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Example of badges and knowledge tree gamification efforts on Khan Academy a free educational video and interactive tutorial site. https://www.khanacademy.org 

Example of badges and knowledge tree gamification efforts on Khan Academy a free educational video and interactive tutorial site. https://www.khanacademy.org 

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The use of games to make boring activities fun is usually a bad idea. The thoughtless use of points and badges as a method of " gamification " is usually a bad idea. Pandering to stereotypes about women by making games pink and on " girly " topics is usually a bad idea. Yet, these design tactics may provide face saving strategies for those who are...

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... the notion of points, badges, and achievement levels continues to gain popular support. We can see it in growing number of gamification companies and consultants (Kim, Robert 2015), in the increasing use of these types of systems in online courses (Gené, Núñez, and Blanco 2014) and educational technology (Figure 2.) (Morrison and DiSalvo 2014) that the trend isn't going away. What is it about gamification that is appealing, despite its lack of pedagogical strength in most applications? ...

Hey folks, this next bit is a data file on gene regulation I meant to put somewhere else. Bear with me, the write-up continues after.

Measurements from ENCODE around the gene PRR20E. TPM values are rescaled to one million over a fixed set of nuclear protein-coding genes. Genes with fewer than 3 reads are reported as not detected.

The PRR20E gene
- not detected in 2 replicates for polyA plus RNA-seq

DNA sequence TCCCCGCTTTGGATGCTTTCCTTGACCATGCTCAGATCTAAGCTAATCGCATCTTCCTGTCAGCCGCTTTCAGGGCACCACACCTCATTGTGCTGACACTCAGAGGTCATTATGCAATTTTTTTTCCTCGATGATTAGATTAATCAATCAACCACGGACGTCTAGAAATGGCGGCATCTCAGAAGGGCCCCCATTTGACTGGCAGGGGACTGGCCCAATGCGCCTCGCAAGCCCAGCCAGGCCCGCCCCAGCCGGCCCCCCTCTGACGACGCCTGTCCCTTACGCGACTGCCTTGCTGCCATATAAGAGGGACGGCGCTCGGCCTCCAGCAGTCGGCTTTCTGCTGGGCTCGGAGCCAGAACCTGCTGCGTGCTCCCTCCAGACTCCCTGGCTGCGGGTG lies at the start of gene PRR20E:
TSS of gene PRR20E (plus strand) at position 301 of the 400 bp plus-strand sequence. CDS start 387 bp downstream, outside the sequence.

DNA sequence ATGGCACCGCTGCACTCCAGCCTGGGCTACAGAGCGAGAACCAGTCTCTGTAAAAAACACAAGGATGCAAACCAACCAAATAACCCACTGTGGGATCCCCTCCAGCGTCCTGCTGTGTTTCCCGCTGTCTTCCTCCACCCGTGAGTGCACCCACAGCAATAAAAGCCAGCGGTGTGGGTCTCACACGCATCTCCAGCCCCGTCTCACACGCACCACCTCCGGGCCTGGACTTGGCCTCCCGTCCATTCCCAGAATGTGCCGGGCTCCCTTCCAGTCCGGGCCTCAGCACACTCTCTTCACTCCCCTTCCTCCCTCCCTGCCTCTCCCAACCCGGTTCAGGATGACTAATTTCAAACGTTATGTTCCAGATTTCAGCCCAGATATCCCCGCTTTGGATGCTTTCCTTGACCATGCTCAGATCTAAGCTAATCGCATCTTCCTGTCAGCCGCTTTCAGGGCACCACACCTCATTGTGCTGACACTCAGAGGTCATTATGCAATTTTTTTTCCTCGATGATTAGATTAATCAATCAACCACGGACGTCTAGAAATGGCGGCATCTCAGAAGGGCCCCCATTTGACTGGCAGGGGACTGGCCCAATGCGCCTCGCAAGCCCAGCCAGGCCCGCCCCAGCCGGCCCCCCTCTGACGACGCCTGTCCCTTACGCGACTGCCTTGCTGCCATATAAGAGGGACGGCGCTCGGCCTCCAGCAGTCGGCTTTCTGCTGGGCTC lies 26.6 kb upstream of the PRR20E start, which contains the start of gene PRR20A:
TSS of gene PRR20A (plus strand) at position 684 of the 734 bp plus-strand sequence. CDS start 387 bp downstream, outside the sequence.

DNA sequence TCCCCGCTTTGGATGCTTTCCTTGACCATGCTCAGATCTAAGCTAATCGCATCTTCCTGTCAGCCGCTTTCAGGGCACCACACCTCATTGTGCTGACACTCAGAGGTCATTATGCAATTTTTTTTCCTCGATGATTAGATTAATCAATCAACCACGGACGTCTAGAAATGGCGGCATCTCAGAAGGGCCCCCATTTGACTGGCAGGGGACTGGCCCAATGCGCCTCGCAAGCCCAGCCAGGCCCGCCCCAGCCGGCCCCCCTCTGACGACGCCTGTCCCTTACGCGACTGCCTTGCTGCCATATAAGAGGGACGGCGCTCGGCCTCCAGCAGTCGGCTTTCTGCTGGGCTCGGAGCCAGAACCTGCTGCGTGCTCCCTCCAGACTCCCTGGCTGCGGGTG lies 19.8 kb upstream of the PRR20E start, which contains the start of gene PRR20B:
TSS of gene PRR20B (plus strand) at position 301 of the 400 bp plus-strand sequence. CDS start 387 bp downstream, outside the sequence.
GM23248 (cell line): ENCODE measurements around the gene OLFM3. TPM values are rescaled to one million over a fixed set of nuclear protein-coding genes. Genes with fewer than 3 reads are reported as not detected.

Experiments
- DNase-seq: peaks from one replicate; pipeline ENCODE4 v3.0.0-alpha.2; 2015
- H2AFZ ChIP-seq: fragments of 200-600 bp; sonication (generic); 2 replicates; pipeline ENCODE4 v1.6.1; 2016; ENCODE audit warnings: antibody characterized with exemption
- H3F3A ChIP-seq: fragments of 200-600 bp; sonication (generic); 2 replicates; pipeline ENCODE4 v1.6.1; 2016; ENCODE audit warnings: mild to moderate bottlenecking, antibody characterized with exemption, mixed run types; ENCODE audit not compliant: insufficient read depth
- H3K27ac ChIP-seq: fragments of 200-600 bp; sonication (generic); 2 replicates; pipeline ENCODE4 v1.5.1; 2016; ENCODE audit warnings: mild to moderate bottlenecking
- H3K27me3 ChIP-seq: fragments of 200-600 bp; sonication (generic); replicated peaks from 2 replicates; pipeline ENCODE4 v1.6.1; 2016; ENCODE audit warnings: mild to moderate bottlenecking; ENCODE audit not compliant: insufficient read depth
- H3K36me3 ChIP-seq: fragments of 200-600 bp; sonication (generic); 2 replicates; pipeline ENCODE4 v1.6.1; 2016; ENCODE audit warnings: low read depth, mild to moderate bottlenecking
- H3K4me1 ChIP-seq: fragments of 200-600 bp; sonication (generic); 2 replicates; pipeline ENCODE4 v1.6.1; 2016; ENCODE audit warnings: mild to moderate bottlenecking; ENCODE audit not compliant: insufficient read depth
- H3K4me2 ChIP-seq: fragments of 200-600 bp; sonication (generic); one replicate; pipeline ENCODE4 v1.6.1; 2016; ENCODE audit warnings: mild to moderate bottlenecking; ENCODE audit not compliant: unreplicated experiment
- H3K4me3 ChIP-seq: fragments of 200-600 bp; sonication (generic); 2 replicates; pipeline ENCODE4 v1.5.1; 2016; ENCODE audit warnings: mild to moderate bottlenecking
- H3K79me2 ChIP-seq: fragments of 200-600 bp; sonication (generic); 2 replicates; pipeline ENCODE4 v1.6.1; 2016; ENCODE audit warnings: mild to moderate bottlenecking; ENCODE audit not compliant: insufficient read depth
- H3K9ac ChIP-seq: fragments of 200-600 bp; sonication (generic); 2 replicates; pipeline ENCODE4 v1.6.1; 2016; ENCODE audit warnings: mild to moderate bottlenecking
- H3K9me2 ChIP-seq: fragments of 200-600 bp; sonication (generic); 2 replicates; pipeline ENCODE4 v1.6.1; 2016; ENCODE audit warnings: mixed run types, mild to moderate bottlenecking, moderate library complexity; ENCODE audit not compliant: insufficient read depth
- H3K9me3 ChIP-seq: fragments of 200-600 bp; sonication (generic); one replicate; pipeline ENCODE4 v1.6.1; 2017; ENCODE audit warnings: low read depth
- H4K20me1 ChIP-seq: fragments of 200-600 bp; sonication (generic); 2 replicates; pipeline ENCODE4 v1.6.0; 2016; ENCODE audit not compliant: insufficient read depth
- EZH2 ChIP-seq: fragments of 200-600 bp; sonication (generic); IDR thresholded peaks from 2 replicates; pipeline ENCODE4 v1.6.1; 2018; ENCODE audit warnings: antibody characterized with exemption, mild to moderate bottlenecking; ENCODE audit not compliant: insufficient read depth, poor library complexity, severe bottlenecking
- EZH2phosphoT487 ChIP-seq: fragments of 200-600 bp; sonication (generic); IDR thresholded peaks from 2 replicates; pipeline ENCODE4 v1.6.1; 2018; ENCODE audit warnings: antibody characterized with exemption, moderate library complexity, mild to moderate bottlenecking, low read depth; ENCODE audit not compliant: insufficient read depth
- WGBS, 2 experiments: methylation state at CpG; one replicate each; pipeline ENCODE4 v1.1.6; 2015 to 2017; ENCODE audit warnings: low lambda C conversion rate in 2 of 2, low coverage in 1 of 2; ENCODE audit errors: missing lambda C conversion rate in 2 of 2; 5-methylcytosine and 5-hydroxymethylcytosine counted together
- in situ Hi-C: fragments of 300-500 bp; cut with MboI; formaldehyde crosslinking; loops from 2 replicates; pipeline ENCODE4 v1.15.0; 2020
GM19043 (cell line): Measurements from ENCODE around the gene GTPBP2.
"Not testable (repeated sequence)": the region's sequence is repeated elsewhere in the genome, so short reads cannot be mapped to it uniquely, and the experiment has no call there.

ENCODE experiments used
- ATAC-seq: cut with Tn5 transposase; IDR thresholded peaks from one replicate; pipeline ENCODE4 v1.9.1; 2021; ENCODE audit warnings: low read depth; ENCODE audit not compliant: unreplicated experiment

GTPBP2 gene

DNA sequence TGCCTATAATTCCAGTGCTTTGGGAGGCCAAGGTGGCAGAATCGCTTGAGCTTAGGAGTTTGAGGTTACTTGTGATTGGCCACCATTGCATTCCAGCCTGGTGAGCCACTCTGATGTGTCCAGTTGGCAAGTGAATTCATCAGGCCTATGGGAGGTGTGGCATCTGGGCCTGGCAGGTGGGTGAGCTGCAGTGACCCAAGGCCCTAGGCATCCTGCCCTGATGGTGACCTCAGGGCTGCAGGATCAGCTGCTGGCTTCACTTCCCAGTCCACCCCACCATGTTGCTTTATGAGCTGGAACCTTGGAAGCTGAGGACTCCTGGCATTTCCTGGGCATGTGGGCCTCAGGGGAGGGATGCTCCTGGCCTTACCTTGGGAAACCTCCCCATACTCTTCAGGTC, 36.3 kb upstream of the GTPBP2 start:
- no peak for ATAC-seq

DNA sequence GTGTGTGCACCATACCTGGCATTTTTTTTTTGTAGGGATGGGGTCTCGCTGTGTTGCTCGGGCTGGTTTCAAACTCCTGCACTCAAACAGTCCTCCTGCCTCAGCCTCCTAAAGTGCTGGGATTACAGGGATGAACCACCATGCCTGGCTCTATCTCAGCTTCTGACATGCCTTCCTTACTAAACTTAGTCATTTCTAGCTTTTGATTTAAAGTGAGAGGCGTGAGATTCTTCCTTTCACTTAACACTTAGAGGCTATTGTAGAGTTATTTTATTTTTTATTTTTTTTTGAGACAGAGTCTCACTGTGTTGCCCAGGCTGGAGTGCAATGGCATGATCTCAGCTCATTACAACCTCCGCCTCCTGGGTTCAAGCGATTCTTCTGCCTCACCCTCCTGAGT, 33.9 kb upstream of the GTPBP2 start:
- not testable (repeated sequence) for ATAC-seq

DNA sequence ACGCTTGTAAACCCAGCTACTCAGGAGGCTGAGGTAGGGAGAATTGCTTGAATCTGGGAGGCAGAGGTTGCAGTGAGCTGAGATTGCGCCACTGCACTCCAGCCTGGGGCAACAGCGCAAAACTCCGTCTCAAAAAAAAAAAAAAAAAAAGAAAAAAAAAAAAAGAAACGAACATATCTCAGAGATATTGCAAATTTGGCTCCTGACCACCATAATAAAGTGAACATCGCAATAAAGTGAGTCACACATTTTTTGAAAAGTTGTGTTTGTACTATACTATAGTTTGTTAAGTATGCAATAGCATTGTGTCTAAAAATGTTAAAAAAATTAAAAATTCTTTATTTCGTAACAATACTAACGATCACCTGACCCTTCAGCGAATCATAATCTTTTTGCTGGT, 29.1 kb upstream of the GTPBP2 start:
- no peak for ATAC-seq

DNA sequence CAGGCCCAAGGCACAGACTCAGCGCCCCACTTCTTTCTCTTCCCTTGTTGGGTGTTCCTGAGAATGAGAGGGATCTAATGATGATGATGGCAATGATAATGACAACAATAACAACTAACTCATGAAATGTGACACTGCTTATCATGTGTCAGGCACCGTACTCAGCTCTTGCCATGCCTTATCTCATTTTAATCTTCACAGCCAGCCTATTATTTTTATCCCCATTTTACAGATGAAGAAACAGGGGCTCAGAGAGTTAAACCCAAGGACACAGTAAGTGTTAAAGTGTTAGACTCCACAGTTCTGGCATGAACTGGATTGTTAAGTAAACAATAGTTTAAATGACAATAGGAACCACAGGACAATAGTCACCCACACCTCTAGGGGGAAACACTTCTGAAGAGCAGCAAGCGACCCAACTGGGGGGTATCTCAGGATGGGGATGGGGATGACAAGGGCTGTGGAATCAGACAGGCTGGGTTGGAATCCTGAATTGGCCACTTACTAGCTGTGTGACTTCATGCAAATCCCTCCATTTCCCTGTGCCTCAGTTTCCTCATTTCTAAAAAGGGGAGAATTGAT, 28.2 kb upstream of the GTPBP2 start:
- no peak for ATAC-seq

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... In contrast, the possible risks of educational gamification must also be considered. Recent literature mainly mentions pointsification and excess extrinsic motivation [13,14]. When the gamification system, or PBL (Points-Badges-Leaderboard), consists primarily, or exclusively, of the acquisition of points for performing tasks, students may be interested in the short term. ...
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... However, despite its success, gamifcation has also received considerable criticism. Due to many gamifed systems primarily quantifying user behavior and aiming to increase performance through a mere addition of external rewards, terms such as pointsifcation [43], exploitationware [6], sugar-coating or chocolate-dipped broccoli [14] emerged. Critics proclaim that performance increase is often prioritized at the expense of providing an enjoyable experience [45,79]. ...
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